A diver just found gold at a shipwreck off the Florida Keys. His parents paved the way

Zach Moore knows what it's like to discover underwater treasures.
But he recently landed a valuable chunk when searching the wreckage of the Nuestra Señora de Atocha, which went down in a hurricane 35 miles off Key West in 1622.
Moore - a diver and engineer at Mel Fisher’s Treasures in Key West and the son of two of the original treasure hunters more than three decades ago - found a rare Atocha gold coin 9 meters under water on July 16 while he was working on the JB Magruder recovery boat.
“There's nothing like finding treasure, but there's nothing better than finding gold,” said Moore, 28. “Gold shines forever. It looks and feels the same as the day it went down 400 years ago. "
The coin is worth at least $ 98,000, the company said.
"It's an incredible find," said Kim Fisher, 65, President and CEO of Mel Fisher's Treasures, of the Atocha gold coin Moore found. "It's the first gold coin in 20 years."
Zach Moore, diver and engineer for Mel Fisher’s Treasures in Key West, shows the rare gold coin he found on July 16, 2021 while searching for the wreckage of a Spanish galleon that sank in 1622.
"We only found 120 gold coins," said Fisher, who was 12 when his father started looking for the Atocha treasure. "We found gold in jewelry and gold bars."
Moore's coin increases the number of gold coins to 121. The newest coin will be on display at Mel Fisher's Treasures Store, 613 Duval St., until at least May 2022, Fisher said.
Moore found the Atocha gold coin at a time when the treasure hunt team was about to celebrate the 36th anniversary of the spectacular discovery off Key West.
Mel Fisher and his crew discovered gold - and silver, emeralds and more - on July 20, 1985, after spending 16 years searching for the Spanish galleon's fortune. Fisher's divers, known as "the golden crew," found $ 400 million worth of sunken treasure held by the Atocha.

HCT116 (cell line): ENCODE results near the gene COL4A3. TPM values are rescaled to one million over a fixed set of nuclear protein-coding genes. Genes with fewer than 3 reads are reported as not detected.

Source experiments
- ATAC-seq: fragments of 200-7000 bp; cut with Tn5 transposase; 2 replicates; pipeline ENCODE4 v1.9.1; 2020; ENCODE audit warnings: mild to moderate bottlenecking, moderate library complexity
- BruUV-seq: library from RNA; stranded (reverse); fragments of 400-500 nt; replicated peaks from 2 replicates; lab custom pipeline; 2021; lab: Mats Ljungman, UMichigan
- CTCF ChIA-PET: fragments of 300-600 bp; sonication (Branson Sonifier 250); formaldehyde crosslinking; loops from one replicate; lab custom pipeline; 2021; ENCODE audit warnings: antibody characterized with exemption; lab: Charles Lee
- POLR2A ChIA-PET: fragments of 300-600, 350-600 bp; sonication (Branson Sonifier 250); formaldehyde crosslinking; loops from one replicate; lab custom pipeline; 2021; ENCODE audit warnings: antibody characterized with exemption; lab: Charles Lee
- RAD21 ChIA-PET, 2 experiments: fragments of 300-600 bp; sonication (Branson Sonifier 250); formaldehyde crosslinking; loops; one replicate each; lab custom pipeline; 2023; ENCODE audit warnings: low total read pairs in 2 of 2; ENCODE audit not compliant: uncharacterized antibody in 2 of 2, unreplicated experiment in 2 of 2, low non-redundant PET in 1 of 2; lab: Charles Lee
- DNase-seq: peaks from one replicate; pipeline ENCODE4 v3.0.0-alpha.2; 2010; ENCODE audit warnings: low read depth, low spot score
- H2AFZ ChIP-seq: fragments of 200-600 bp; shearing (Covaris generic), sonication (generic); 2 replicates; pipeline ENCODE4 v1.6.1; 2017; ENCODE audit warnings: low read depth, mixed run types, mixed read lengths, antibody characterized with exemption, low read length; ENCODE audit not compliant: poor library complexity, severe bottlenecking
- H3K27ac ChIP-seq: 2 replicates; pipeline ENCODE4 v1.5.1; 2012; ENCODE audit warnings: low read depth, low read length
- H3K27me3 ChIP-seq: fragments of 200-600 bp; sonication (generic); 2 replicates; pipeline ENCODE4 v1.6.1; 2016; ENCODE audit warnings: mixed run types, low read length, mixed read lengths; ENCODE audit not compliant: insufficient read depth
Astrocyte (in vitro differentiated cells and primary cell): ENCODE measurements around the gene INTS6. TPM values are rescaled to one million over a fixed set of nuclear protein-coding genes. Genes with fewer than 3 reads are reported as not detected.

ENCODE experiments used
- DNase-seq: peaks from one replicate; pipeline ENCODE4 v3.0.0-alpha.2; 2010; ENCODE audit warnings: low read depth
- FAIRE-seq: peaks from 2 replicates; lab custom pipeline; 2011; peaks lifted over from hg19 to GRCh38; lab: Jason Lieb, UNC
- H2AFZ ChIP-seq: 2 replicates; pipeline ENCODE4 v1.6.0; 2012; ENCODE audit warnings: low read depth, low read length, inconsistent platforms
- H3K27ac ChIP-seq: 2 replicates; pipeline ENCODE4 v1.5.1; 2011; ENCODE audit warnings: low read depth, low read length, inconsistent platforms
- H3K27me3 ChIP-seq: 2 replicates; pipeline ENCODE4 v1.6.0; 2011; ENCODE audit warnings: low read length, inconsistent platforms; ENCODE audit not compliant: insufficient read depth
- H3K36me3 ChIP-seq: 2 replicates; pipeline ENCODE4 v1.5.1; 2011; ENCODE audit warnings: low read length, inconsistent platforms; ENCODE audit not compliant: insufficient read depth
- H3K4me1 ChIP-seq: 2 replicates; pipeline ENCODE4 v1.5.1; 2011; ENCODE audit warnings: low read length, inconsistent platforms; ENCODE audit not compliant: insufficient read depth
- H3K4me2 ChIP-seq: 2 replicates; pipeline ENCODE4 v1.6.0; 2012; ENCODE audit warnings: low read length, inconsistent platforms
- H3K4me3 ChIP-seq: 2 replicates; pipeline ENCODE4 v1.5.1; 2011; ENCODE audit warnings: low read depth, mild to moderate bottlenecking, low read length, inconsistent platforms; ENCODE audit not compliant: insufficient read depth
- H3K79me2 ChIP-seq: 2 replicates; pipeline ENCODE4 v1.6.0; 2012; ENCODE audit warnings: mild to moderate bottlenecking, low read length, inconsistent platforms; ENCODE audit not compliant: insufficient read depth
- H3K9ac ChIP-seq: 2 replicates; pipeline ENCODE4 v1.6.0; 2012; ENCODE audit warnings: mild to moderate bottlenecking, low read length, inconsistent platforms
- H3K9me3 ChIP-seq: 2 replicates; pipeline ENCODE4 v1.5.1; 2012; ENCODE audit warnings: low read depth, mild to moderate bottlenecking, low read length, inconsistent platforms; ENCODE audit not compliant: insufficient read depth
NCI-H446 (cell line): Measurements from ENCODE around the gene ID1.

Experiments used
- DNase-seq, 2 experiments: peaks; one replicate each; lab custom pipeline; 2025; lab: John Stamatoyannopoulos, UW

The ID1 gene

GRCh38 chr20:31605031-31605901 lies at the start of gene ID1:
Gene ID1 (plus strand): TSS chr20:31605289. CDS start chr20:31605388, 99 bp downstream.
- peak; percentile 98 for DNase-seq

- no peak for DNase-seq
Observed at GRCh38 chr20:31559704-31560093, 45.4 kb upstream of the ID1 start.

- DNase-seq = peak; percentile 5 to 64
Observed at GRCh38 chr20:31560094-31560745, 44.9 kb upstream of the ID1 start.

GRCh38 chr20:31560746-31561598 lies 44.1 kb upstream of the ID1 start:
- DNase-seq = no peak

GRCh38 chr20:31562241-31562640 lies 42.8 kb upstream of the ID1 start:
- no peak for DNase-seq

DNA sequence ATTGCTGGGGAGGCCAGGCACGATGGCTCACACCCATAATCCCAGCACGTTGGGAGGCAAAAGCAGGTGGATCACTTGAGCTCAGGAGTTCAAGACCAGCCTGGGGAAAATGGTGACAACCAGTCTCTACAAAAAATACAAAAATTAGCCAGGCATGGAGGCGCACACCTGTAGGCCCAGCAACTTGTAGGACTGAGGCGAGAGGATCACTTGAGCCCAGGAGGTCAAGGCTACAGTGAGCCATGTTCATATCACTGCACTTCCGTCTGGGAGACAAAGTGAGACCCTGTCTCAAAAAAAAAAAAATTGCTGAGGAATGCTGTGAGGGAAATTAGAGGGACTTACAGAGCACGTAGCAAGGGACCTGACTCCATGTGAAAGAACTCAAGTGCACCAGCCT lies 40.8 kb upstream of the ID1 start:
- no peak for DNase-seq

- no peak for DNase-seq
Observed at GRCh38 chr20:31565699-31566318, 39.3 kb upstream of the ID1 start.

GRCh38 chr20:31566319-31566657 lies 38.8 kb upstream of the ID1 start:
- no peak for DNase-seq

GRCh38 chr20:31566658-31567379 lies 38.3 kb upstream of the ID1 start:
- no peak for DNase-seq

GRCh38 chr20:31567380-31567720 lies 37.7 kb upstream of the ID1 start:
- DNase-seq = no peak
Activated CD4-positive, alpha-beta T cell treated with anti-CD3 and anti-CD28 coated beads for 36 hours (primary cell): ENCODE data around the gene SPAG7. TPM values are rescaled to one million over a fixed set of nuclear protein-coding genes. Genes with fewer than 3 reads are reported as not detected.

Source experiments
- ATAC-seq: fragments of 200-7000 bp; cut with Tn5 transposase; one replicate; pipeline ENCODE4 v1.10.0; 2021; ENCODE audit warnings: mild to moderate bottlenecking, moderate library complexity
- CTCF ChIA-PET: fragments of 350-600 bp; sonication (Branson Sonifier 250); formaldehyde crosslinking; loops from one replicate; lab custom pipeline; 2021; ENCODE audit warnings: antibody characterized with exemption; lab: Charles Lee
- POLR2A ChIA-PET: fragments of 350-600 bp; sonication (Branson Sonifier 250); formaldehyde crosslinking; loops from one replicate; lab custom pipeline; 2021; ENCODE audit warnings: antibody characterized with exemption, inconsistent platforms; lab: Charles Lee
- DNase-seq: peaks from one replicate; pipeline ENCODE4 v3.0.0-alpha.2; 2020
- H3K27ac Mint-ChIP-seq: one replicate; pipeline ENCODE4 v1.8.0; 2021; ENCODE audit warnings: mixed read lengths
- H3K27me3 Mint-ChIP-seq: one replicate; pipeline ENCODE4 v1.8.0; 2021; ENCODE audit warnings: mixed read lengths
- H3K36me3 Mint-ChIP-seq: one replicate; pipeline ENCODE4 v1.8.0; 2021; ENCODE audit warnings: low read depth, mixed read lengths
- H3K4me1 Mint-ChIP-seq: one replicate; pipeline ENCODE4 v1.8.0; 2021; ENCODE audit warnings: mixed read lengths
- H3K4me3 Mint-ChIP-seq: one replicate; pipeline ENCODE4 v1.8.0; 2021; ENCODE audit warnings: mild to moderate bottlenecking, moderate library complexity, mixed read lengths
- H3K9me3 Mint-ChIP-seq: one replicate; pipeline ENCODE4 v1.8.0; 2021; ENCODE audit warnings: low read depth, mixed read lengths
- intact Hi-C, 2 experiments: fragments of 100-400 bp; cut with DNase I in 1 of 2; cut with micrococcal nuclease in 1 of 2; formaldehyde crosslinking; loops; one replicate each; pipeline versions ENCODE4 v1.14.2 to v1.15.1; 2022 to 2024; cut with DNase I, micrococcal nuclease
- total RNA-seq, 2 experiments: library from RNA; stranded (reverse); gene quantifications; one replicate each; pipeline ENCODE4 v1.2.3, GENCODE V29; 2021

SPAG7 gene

Fisher's motto was: "Today is the day!"
For Mel Fisher's Treasures, finding the wreck site is a full-time job, especially during the summer months.
"Whenever it's quiet enough," said Fisher. “I have two 90-foot boats. This is the best time. There is calm water most of the summer. "
The dive crews often go out for a week to 10 days at a time.
"We just come in, get gas and groceries, and then go back out," said Fisher.
On July 16, Moore was searching underwater with a metal detector when he heard a ping. He had come across something special.
"Throw out a silver coin and I'm just thrilled," he said.
Moore continued. But he kept moving. About three feet from where he found the silver coin, he discovered gold.
It was wedged in a hole in the rock just big enough to hold it in, he said.
As Moore got closer, he found that it was also a coin. It has a cross on one side.
"There's this beautiful gold coin with a cross on it that is staring right at me," said Moore. “Image like a choir of angels with rays of the sun shining downwards, somehow a feeling. It was a little glitter and a splash of that yellow gold. "
Moore called some of the other divers over to join the excitement. They had a five minute underwater celebration with hugs and high fives.
This silver and gold coin was discovered on July 16, 2021 by divers with Mel Fisher’s Treasures at a historic shipwreck off Key West. It was the first gold coin to be pulled from the shipwreck in 20 years.
Then it went back to the hunt for more.
"Okay, I have to go back to work," said Moore as his next thought. “I have to cover a lot of areas with the metal detector. I went straight back to work. "
Originally from Vero Beach, Moore is a second generation treasure diver. His parents, Bill and Julie, were both part of the "golden crew" that found the Atocha treasure 36 years ago. That's how they met.
"Diving for gold," said Moore. “It's in the blood. I just have to get out again so I can find more. "
Bill Moore, who worked for Mel Fisher for five years, said it was hard to explain what it was like to help find the Atocha treasure.
"We mined 165 pounds of gold," he said. "To know that you are part of it, 30 years later."
His son Zach called him ASAP after finding his first gold. He was on board the Magruder.
When asked what he said to his son, Bill Moore laughed and said, "Don't beat my record."
In this article:
Mel Fisher
American treasure hunter

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